Future visions of the Swedish food system support agroecological farming

New publication about future visions of carbon sequestration in Swedish farmland through ‘carbon farming’, read it here.

The agricultural sector and food system face multiple challenges – soils across the globe are deteriorating, jeopardising environmental values as well as long-term productivity in farmlands. To turn the negative trends, the system is in need of a transformation. In order to spark a larger transformation of food systems, we need to envision what a new food system, and society, should look like in the future. We need to paint a picture of where we want to go, and then identify concrete actions for getting there. 

To build future visions, I ran two future vision-making workshops together with Svensk Kolinlagring. The methods for the workshops build on the concept “Seeds of a Good Anthropocene” and the “Three Horizons” framework. The first workshop focused on the farm-level system, while the second workshop zoomed out to focus on the whole food system.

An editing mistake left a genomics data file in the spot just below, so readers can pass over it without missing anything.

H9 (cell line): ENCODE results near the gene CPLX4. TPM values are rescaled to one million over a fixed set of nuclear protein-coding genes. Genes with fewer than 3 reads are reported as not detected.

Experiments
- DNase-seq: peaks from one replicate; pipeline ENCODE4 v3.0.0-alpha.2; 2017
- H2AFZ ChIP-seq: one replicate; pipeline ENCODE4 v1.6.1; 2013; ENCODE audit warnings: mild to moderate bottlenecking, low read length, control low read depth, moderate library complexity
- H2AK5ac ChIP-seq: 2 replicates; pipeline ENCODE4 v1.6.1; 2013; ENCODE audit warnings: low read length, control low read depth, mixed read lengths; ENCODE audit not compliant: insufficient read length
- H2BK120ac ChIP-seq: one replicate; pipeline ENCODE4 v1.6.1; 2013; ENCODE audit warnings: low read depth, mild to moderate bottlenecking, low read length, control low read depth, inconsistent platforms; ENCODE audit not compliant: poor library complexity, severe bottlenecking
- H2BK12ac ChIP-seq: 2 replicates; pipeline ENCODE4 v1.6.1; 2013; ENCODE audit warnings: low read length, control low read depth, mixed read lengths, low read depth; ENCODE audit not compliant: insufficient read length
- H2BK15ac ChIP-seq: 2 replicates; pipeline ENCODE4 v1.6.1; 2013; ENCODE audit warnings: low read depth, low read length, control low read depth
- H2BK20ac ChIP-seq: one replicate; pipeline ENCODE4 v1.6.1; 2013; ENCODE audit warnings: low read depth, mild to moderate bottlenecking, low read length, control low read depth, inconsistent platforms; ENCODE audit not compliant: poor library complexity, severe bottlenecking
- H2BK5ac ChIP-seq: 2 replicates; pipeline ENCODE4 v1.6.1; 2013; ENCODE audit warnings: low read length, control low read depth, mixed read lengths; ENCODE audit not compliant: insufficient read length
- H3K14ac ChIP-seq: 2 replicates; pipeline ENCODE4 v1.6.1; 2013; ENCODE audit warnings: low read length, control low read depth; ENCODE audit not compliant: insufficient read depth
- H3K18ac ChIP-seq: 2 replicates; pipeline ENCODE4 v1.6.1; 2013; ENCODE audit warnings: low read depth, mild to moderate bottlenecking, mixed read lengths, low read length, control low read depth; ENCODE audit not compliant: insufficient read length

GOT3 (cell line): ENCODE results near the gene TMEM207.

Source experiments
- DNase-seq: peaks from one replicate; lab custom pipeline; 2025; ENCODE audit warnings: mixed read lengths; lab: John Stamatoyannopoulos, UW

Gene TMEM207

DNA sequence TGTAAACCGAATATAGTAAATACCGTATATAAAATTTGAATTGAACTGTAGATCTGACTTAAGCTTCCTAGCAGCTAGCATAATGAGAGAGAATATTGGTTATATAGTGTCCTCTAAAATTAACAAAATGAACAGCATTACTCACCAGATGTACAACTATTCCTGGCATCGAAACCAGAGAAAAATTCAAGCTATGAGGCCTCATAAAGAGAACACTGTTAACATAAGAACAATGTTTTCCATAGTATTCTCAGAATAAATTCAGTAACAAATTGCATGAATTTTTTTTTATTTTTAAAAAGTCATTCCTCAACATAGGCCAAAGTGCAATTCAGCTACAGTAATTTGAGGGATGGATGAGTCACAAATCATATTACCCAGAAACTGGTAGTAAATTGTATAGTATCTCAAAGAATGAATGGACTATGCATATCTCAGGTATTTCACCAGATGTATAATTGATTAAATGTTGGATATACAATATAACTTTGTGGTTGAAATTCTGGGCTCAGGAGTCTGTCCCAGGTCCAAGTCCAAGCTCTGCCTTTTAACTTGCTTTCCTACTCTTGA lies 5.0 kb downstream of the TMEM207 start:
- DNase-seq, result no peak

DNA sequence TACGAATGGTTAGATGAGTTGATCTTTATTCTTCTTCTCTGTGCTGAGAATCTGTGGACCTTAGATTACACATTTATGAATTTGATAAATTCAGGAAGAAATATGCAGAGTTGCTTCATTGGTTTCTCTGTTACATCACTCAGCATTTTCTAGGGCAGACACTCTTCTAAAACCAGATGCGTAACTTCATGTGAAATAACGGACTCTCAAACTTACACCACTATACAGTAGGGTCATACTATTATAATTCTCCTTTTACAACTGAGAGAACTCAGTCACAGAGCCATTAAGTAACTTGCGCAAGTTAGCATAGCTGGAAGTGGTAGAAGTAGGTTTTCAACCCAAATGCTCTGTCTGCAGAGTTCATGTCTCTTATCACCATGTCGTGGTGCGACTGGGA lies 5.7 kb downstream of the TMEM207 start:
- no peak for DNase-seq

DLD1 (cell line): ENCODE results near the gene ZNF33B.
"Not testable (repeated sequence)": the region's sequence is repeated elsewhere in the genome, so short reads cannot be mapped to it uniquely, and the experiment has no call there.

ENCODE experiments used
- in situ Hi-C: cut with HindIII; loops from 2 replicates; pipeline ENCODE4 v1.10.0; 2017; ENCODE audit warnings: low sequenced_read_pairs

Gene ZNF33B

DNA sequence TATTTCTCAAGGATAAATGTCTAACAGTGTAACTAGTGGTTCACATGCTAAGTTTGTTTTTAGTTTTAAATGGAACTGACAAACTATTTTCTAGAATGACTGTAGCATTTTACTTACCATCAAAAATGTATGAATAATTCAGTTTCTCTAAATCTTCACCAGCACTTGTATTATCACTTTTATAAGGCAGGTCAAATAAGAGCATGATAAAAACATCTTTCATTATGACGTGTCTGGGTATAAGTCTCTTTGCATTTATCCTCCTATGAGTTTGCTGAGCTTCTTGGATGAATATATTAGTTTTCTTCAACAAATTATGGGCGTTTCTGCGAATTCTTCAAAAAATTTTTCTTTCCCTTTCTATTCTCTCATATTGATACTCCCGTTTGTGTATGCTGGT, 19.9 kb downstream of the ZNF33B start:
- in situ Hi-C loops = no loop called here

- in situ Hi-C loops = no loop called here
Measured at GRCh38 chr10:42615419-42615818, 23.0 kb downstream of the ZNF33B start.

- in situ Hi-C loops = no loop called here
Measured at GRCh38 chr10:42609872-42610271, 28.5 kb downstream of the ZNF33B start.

Workshop 1: Seeds of a Good Anthropocene – Visualising the future farm

The first workshop took place online in January 2021. During two half-days, participants from eight of the pilot farms in Svensk Kolinlagring developed scenarios of what a sustainable carbon storing agriculture can look like in 2030. The time frame of 10 years was deemed suitable for planning and taking action on the farm level. 

The workshop started with identifying existing seeds in the food system. Seeds are innovations and experiments, taking place in the margins, that have the potential to contribute towards creating a sustainable future. The participants were then divided into two groups, and each group chose three of these seeds as their basis to generate a narrative of desirable potential futures. 

One group selected ‘collaboration between farms’, and ‘soil health knowledge in education and consultation’ while the other group selected ‘keyline design’ and ‘online farmers market’. Both groups selected ‘Increased use of perennials’. Thereafter, the participants explored what a farm could look like and how it would operate if a combination of these seeds would become the norm in the future and we asked the question: What do we want agriculture to look like in a world where we have managed to curb  greenhouse gas emissions and instead store carbon in agricultural land? What is grown, how are the animals kept and integrated, what do we eat?